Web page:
Passports to Understanding
â€śHuman beings are more alike than unalike, and what is true anywhere is true everywhere, yet I encourage travel to as many destinations as possible for the sake of education as well as pleasure.
It is necessary, especially for Americans, to see other lands and experience other cultures. The American, living in this vast country and able to traverse three thousand miles east to west using the same language, needs to hear languages as they collide in Europe, Africa and Asia.
A tourist, browsing in a Paris shop, eating in an Italian ristorante, or idling along a Hong Kong street, will encounter three to four languages as she negotiates the buying of a blouse, the paying of a check, or the choosing of a trinket. I do not mean to suggest that simply overhearing a foreign tongue adds to oneâ€™s understanding of a language. I do know, however, that being exposed to the existence of other languages increases the perception that the world is populated by people who not only speak differently from oneself but whose cultures and philosophies are other than oneâ€™s own.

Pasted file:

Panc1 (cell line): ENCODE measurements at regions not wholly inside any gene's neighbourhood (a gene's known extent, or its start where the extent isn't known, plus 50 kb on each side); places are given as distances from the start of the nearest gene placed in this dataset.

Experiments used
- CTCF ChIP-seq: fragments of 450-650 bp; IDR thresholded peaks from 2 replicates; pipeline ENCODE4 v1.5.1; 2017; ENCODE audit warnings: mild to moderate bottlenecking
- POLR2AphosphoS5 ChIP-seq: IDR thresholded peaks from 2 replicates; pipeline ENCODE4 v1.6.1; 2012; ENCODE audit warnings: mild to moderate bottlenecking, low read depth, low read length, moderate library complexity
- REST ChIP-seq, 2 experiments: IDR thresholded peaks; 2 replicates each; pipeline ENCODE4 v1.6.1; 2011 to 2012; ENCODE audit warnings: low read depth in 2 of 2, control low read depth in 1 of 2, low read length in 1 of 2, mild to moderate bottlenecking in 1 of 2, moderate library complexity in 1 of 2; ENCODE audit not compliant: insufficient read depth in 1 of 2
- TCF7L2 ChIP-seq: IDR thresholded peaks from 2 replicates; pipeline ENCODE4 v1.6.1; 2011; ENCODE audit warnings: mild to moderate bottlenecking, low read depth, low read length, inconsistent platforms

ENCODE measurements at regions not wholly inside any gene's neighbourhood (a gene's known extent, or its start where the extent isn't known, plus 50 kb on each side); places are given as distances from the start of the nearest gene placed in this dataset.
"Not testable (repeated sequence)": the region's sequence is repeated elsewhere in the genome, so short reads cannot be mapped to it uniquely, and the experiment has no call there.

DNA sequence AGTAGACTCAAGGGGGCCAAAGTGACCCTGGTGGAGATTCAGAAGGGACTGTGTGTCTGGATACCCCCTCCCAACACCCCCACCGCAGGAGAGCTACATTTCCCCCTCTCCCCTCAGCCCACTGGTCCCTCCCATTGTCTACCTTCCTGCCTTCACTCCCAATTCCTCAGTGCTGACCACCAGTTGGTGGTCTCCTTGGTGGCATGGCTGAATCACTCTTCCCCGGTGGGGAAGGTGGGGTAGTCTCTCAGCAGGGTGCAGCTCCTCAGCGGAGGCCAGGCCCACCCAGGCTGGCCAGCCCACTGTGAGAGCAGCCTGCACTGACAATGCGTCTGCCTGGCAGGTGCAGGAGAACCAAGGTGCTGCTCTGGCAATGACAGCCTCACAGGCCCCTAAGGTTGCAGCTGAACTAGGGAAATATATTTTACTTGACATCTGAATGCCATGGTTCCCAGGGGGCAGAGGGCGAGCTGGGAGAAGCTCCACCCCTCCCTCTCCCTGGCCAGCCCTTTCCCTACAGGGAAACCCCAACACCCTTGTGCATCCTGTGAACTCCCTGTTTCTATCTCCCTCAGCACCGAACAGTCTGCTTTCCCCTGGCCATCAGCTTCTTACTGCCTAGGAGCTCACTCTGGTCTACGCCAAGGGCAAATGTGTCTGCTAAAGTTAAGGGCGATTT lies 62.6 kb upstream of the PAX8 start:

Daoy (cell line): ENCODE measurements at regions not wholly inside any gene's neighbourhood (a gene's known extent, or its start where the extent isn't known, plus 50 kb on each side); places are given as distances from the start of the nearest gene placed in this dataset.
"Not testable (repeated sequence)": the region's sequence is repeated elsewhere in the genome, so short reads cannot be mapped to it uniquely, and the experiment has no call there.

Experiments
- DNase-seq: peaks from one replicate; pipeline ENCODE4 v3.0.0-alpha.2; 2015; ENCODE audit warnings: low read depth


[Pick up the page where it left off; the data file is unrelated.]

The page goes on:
Perhaps travel cannot prevent bigotry, but by demonstrating that all peoples cry, laugh, eat, worry and die, it can introduce the idea that if we try to understand each other, we may even become friends.â€ť